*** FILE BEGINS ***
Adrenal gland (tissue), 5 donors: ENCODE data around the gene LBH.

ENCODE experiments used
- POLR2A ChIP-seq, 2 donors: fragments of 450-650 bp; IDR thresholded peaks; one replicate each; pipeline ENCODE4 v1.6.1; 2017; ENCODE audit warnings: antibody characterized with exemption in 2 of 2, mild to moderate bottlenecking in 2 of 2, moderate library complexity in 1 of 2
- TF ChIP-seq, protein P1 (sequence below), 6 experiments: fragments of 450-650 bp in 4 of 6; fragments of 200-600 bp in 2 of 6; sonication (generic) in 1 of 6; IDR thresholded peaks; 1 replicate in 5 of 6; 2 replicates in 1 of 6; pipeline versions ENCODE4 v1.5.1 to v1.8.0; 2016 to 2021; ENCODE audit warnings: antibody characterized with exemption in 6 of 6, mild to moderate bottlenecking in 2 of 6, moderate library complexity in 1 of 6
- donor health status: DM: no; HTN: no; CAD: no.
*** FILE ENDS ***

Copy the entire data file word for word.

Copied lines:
Adrenal gland (tissue), 5 donors: ENCODE data around the gene LBH.

ENCODE experiments used
- POLR2A ChIP-seq, 2 donors: fragments of 450-650 bp; IDR thresholded peaks; one replicate each; pipeline ENCODE4 v1.6.1; 2017; ENCODE audit warnings: antibody characterized with exemption in 2 of 2, mild to moderate bottlenecking in 2 of 2, moderate library complexity in 1 of 2
- TF ChIP-seq, protein P1 (sequence below), 6 experiments: fragments of 450-650 bp in 4 of 6; fragments of 200-600 bp in 2 of 6; sonication (generic) in 1 of 6; IDR thresholded peaks; 1 replicate in 5 of 6; 2 replicates in 1 of 6; pipeline versions ENCODE4 v1.5.1 to v1.8.0; 2016 to 2021; ENCODE audit warnings: antibody characterized with exemption in 6 of 6, mild to moderate bottlenecking in 2 of 6, moderate library complexity in 1 of 6
- donor health status: DM: no; HTN: no; CAD: no.